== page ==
27 March 2011

The Sign of the Cross

The Sign of the Cross
Saturday, 26 March 2011 13:40

Dear Friends in Christ,

Positions of the Fingers While Making the Sign of the Cross, Licensed from

I'm writing this message the week before the Third Sunday of Lent, when we
commemorate the Holy Cross. The Holy Cross has such an important meaning to
us, that we celebrate it twice a year. Back in September's bulletin, I wrote
about the appearances of the Cross in history. Appearances of the Cross led
to such miracles as the conversion of the Emperor St. Constantine in AD 312.
Since we've so recently covered the appearances of the Cross, I would like
to take this opportunity to speak about a related subject, namely, the Sign
of the Cross.

Humans seem to have a natural desire to identify themselves as part of a
group. One of the ways that members of a group identify themselves to one
another, and cement their ties, is by the use of signs. A well-executed
performance elicits a thumbs-up, the peace sign became a symbol of a
generation opposed to war, and a certain obscene gesture can be used to
insult others. The handshake is used to greet and to seal a deal, and a
salute is used to show obedience to a superior.

Christians from the time of the Apostles have had their own unique sign as
well. This is the Sign of the Cross, which we should make many times a day.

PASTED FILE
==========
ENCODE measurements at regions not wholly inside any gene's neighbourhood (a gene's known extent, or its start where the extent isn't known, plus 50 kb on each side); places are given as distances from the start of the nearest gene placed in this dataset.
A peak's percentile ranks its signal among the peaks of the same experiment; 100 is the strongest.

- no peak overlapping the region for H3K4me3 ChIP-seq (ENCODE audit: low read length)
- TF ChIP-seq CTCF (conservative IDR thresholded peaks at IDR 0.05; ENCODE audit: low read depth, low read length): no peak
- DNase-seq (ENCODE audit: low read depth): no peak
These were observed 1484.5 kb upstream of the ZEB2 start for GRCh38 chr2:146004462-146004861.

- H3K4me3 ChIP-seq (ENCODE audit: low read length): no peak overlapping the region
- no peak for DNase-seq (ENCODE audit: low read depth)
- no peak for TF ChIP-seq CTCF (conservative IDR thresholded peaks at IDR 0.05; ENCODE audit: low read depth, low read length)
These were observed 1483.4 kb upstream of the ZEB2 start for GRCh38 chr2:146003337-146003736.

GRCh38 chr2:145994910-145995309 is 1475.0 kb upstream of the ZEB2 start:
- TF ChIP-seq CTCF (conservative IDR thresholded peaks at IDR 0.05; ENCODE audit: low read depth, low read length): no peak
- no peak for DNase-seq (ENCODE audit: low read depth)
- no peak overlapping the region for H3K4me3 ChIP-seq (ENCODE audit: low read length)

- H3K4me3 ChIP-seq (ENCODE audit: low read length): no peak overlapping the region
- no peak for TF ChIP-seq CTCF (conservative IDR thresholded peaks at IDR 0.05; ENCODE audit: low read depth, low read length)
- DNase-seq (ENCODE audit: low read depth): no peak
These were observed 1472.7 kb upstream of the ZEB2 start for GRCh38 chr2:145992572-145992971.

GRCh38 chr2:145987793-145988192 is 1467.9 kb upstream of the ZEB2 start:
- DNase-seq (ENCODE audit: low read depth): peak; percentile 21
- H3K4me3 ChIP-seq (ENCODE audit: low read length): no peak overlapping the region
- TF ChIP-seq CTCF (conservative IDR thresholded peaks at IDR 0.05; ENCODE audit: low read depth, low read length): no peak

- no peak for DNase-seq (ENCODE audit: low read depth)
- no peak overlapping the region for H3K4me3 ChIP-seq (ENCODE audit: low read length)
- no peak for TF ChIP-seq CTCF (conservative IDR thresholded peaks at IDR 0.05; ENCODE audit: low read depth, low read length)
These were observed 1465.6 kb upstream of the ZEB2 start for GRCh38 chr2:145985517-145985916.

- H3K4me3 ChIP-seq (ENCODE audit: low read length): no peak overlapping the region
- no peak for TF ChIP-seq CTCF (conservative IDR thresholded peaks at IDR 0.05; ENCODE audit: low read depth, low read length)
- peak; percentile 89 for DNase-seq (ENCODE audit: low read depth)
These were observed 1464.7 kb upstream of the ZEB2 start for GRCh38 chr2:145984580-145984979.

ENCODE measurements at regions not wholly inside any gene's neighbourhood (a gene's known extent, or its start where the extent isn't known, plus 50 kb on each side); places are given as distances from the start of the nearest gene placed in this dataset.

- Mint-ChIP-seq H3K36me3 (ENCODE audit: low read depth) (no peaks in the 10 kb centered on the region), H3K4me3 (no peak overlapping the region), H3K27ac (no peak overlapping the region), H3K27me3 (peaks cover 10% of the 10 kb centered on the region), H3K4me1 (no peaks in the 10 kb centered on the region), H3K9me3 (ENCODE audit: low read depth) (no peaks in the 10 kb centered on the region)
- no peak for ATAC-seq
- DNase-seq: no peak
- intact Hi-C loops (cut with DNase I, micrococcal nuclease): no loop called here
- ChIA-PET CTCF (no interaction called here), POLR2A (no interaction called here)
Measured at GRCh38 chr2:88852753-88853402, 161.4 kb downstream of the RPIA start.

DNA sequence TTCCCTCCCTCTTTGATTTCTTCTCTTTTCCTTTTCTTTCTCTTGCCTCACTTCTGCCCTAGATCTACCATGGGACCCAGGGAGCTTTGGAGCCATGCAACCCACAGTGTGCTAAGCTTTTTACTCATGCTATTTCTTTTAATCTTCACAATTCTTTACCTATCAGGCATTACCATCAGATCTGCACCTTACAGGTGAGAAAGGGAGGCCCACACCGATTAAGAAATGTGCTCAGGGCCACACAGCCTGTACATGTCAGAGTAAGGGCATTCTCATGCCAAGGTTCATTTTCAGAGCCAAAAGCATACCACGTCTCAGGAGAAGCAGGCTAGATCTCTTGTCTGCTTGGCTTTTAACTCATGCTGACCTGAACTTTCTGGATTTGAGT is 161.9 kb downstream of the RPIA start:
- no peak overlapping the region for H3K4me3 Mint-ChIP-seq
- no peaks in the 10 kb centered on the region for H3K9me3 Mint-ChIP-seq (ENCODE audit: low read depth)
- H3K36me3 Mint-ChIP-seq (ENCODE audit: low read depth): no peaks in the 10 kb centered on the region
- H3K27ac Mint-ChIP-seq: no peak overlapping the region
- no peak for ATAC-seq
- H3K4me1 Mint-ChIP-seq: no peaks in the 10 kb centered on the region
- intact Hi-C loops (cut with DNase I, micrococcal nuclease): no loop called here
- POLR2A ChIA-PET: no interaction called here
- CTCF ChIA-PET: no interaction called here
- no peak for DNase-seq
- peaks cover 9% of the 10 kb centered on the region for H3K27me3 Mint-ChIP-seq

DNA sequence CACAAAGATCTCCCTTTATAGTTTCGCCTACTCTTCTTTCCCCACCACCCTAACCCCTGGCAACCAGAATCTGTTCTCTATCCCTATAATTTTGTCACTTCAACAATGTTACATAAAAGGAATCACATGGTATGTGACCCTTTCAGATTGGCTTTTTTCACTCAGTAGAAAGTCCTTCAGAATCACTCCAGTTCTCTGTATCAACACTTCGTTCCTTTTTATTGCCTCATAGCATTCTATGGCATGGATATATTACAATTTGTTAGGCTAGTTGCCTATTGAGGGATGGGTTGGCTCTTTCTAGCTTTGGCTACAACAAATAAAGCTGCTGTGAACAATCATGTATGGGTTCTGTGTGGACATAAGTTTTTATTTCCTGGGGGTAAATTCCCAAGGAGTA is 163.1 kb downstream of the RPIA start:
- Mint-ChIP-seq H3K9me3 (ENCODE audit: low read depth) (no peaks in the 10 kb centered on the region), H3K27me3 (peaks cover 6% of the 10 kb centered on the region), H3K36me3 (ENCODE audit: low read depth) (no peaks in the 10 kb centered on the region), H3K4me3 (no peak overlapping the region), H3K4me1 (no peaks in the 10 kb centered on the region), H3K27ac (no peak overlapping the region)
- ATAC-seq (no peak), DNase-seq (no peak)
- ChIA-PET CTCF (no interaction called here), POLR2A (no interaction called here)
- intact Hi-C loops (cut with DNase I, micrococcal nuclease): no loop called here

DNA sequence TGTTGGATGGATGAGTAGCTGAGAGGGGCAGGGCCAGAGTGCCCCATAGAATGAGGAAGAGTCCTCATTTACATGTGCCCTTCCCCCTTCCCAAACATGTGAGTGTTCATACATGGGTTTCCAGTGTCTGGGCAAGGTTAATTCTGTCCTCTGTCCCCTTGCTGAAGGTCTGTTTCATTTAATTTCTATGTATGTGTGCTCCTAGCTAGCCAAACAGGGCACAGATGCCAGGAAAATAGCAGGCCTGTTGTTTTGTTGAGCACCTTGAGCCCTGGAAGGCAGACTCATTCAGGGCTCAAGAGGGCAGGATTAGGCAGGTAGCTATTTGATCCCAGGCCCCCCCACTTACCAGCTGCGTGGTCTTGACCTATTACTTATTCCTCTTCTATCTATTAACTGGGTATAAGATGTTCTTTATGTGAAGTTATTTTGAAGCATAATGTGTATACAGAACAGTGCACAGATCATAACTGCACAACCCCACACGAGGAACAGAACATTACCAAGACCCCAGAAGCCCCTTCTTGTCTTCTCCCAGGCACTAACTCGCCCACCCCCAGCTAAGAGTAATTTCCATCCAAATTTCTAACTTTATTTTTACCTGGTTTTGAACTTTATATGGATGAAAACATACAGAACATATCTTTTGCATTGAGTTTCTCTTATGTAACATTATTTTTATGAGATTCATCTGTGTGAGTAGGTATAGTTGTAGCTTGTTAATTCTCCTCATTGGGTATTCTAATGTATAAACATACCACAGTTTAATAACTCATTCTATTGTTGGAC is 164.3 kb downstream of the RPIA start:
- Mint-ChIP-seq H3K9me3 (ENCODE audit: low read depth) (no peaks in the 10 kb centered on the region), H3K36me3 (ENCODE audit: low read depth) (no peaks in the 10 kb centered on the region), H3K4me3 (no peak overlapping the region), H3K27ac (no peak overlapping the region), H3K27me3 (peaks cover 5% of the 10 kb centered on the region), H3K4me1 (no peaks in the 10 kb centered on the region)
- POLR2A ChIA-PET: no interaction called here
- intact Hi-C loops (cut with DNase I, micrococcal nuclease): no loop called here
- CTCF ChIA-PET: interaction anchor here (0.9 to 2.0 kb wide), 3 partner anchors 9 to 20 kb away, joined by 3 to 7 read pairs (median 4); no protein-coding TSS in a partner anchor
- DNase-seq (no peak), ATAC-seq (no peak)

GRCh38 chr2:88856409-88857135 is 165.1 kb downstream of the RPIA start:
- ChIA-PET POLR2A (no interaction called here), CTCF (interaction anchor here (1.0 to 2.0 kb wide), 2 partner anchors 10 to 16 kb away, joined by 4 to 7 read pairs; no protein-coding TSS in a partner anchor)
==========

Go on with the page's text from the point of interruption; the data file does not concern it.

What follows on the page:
Saint Cyril of Jerusalem (+ AD 386) writes:

Let us then not be ashamed to confess the Crucified. Be the Cross our seal,
made with boldness by our fingers on our brow and in every thing; over the
bread we eat and the cups we drink, in our comings and in goings; before our
sleep, when we lie down and when we awake; when we are traveling, and when
we are at rest.

In other words, making the Sign of the Cross should become second nature to
the Christian, because Christ should be Lord over all aspects of our life.

This Sign should be executed attentively, however; it should not be done out
of habit without reflecting on its action. Each of the many times that we
make the Sign, it should be done deliberately. Let us not fall into the trap
of thinking that by doing something often it will become rote; let us do it
often and with attention! Tertullian (+ AD 220) writes: "We Christians wear
out our foreheads with the Sign of the Cross."

We make the Sign of the Cross properly by taking the thumb, index finger,
and middle finger of our right hand, and joining them together. This
represents the Holy Trinity: Father, Son, and Holy Spirit. We then take the
ring finger and pinky finger of our right hand and close them into the palm
of our hand, representing the two natures of Jesus Christ: divine and human.
With our fingers in this formation, we move our hand to our forehead, to the
solar plexus (navel area), then to our right shoulder, then to our left
shoulder (it should be noted that Roman Catholics make the Sign from the
left to the right, but this is an innovation dating to the 13th century). We
should avoid what some call the "banjo" Sign of the Cross, where the Sign
appears to be more akin to a man strumming an instrument rapidly with no
discernable pattern!

The Sign of the Cross identifies us as Christians, and it wards off the
demons. In fact, in some lives of the saints, we see that when an "angel"
appeared to a monk, he would be naturally cautious and ask the "angel" to
make the Sign of the Cross. At this moment, in many cases, the "angel" would
reveal its true nature, that of a demon, and flee. Demons cannot make the
Sign of the Cross, because of the power of Jesus Christ that the Sign
communicates. In fact, we know that in the last times, some men will take